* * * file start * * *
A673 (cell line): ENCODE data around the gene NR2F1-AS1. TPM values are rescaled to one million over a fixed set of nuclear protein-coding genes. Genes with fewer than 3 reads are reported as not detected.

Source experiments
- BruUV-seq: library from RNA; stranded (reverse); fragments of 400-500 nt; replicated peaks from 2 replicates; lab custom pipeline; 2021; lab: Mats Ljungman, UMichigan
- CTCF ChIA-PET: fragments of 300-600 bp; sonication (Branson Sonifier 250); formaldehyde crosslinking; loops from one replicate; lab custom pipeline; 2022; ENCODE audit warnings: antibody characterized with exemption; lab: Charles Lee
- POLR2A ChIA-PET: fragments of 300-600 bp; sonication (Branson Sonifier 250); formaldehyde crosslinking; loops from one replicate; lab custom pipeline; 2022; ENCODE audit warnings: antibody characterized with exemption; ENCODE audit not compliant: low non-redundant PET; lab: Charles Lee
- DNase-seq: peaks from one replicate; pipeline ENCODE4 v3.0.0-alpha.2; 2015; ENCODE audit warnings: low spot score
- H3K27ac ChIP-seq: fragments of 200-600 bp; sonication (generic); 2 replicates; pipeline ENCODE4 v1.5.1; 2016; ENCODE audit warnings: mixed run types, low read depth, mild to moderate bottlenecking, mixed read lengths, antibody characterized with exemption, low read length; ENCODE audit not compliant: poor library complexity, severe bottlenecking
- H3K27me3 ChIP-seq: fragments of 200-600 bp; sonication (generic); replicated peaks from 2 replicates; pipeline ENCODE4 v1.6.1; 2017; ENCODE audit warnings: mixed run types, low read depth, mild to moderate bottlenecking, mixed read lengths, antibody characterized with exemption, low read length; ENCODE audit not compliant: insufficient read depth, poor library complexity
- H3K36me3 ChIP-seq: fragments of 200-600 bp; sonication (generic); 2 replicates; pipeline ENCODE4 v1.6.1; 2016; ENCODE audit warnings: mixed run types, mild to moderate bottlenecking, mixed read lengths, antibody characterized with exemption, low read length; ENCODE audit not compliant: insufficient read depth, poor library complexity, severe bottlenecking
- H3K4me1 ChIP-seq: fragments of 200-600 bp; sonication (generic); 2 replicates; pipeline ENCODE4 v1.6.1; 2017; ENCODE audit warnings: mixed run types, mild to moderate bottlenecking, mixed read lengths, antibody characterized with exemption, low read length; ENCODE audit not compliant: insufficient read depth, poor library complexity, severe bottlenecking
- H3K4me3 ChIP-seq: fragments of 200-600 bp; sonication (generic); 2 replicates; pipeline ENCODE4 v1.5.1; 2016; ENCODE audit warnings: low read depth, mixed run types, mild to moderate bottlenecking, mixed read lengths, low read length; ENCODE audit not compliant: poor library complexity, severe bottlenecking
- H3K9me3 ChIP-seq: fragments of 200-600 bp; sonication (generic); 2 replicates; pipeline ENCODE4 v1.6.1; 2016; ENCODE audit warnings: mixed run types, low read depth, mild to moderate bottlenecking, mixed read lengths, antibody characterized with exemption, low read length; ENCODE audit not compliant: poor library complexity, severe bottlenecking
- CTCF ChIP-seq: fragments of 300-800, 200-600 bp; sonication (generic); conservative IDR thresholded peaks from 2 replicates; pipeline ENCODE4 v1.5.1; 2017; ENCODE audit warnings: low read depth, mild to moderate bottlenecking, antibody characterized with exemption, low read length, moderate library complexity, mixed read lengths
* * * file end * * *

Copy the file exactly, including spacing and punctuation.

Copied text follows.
A673 (cell line): ENCODE data around the gene NR2F1-AS1. TPM values are rescaled to one million over a fixed set of nuclear protein-coding genes. Genes with fewer than 3 reads are reported as not detected.

Source experiments
- BruUV-seq: library from RNA; stranded (reverse); fragments of 400-500 nt; replicated peaks from 2 replicates; lab custom pipeline; 2021; lab: Mats Ljungman, UMichigan
- CTCF ChIA-PET: fragments of 300-600 bp; sonication (Branson Sonifier 250); formaldehyde crosslinking; loops from one replicate; lab custom pipeline; 2022; ENCODE audit warnings: antibody characterized with exemption; lab: Charles Lee
- POLR2A ChIA-PET: fragments of 300-600 bp; sonication (Branson Sonifier 250); formaldehyde crosslinking; loops from one replicate; lab custom pipeline; 2022; ENCODE audit warnings: antibody characterized with exemption; ENCODE audit not compliant: low non-redundant PET; lab: Charles Lee
- DNase-seq: peaks from one replicate; pipeline ENCODE4 v3.0.0-alpha.2; 2015; ENCODE audit warnings: low spot score
- H3K27ac ChIP-seq: fragments of 200-600 bp; sonication (generic); 2 replicates; pipeline ENCODE4 v1.5.1; 2016; ENCODE audit warnings: mixed run types, low read depth, mild to moderate bottlenecking, mixed read lengths, antibody characterized with exemption, low read length; ENCODE audit not compliant: poor library complexity, severe bottlenecking
- H3K27me3 ChIP-seq: fragments of 200-600 bp; sonication (generic); replicated peaks from 2 replicates; pipeline ENCODE4 v1.6.1; 2017; ENCODE audit warnings: mixed run types, low read depth, mild to moderate bottlenecking, mixed read lengths, antibody characterized with exemption, low read length; ENCODE audit not compliant: insufficient read depth, poor library complexity
- H3K36me3 ChIP-seq: fragments of 200-600 bp; sonication (generic); 2 replicates; pipeline ENCODE4 v1.6.1; 2016; ENCODE audit warnings: mixed run types, mild to moderate bottlenecking, mixed read lengths, antibody characterized with exemption, low read length; ENCODE audit not compliant: insufficient read depth, poor library complexity, severe bottlenecking
- H3K4me1 ChIP-seq: fragments of 200-600 bp; sonication (generic); 2 replicates; pipeline ENCODE4 v1.6.1; 2017; ENCODE audit warnings: mixed run types, mild to moderate bottlenecking, mixed read lengths, antibody characterized with exemption, low read length; ENCODE audit not compliant: insufficient read depth, poor library complexity, severe bottlenecking
- H3K4me3 ChIP-seq: fragments of 200-600 bp; sonication (generic); 2 replicates; pipeline ENCODE4 v1.5.1; 2016; ENCODE audit warnings: low read depth, mixed run types, mild to moderate bottlenecking, mixed read lengths, low read length; ENCODE audit not compliant: poor library complexity, severe bottlenecking
- H3K9me3 ChIP-seq: fragments of 200-600 bp; sonication (generic); 2 replicates; pipeline ENCODE4 v1.6.1; 2016; ENCODE audit warnings: mixed run types, low read depth, mild to moderate bottlenecking, mixed read lengths, antibody characterized with exemption, low read length; ENCODE audit not compliant: poor library complexity, severe bottlenecking
- CTCF ChIP-seq: fragments of 300-800, 200-600 bp; sonication (generic); conservative IDR thresholded peaks from 2 replicates; pipeline ENCODE4 v1.5.1; 2017; ENCODE audit warnings: low read depth, mild to moderate bottlenecking, antibody characterized with exemption, low read length, moderate library complexity, mixed read lengths